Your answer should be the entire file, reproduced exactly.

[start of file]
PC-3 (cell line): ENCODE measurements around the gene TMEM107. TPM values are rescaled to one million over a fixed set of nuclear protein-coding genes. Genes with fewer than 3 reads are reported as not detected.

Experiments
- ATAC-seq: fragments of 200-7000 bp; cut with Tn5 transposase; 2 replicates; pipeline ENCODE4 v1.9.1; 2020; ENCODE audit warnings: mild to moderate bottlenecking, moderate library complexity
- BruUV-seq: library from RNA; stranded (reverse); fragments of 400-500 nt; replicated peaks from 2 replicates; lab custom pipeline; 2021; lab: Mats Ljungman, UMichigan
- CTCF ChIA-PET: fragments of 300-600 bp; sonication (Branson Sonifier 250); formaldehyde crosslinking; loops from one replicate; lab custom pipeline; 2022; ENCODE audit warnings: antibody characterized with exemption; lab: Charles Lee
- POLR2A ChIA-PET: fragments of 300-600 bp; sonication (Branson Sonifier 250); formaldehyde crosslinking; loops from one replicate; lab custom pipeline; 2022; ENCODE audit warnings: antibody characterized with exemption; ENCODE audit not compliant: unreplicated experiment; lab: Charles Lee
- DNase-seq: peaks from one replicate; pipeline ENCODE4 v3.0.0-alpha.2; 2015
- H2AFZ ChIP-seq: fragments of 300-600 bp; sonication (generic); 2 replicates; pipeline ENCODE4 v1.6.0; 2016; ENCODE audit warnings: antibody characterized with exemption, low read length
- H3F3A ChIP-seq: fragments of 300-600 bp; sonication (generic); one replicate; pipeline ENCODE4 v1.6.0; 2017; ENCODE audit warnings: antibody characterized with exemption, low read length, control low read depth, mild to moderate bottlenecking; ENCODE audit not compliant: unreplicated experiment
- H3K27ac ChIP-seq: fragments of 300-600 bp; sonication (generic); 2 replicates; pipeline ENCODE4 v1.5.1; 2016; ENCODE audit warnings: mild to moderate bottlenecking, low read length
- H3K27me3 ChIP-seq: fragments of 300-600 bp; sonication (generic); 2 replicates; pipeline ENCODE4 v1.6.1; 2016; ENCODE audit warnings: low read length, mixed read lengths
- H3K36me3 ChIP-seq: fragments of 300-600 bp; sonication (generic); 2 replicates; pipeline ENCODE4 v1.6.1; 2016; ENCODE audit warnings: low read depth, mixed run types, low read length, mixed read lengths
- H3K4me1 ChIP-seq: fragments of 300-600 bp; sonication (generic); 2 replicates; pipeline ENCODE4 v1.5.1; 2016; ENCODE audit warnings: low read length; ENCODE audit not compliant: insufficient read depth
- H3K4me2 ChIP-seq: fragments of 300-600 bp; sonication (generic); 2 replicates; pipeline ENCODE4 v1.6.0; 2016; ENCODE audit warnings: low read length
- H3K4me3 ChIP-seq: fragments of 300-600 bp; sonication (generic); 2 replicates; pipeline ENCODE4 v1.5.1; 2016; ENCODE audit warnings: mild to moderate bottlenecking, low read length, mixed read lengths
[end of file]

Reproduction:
PC-3 (cell line): ENCODE measurements around the gene TMEM107. TPM values are rescaled to one million over a fixed set of nuclear protein-coding genes. Genes with fewer than 3 reads are reported as not detected.

Experiments
- ATAC-seq: fragments of 200-7000 bp; cut with Tn5 transposase; 2 replicates; pipeline ENCODE4 v1.9.1; 2020; ENCODE audit warnings: mild to moderate bottlenecking, moderate library complexity
- BruUV-seq: library from RNA; stranded (reverse); fragments of 400-500 nt; replicated peaks from 2 replicates; lab custom pipeline; 2021; lab: Mats Ljungman, UMichigan
- CTCF ChIA-PET: fragments of 300-600 bp; sonication (Branson Sonifier 250); formaldehyde crosslinking; loops from one replicate; lab custom pipeline; 2022; ENCODE audit warnings: antibody characterized with exemption; lab: Charles Lee
- POLR2A ChIA-PET: fragments of 300-600 bp; sonication (Branson Sonifier 250); formaldehyde crosslinking; loops from one replicate; lab custom pipeline; 2022; ENCODE audit warnings: antibody characterized with exemption; ENCODE audit not compliant: unreplicated experiment; lab: Charles Lee
- DNase-seq: peaks from one replicate; pipeline ENCODE4 v3.0.0-alpha.2; 2015
- H2AFZ ChIP-seq: fragments of 300-600 bp; sonication (generic); 2 replicates; pipeline ENCODE4 v1.6.0; 2016; ENCODE audit warnings: antibody characterized with exemption, low read length
- H3F3A ChIP-seq: fragments of 300-600 bp; sonication (generic); one replicate; pipeline ENCODE4 v1.6.0; 2017; ENCODE audit warnings: antibody characterized with exemption, low read length, control low read depth, mild to moderate bottlenecking; ENCODE audit not compliant: unreplicated experiment
- H3K27ac ChIP-seq: fragments of 300-600 bp; sonication (generic); 2 replicates; pipeline ENCODE4 v1.5.1; 2016; ENCODE audit warnings: mild to moderate bottlenecking, low read length
- H3K27me3 ChIP-seq: fragments of 300-600 bp; sonication (generic); 2 replicates; pipeline ENCODE4 v1.6.1; 2016; ENCODE audit warnings: low read length, mixed read lengths
- H3K36me3 ChIP-seq: fragments of 300-600 bp; sonication (generic); 2 replicates; pipeline ENCODE4 v1.6.1; 2016; ENCODE audit warnings: low read depth, mixed run types, low read length, mixed read lengths
- H3K4me1 ChIP-seq: fragments of 300-600 bp; sonication (generic); 2 replicates; pipeline ENCODE4 v1.5.1; 2016; ENCODE audit warnings: low read length; ENCODE audit not compliant: insufficient read depth
- H3K4me2 ChIP-seq: fragments of 300-600 bp; sonication (generic); 2 replicates; pipeline ENCODE4 v1.6.0; 2016; ENCODE audit warnings: low read length
- H3K4me3 ChIP-seq: fragments of 300-600 bp; sonication (generic); 2 replicates; pipeline ENCODE4 v1.5.1; 2016; ENCODE audit warnings: mild to moderate bottlenecking, low read length, mixed read lengths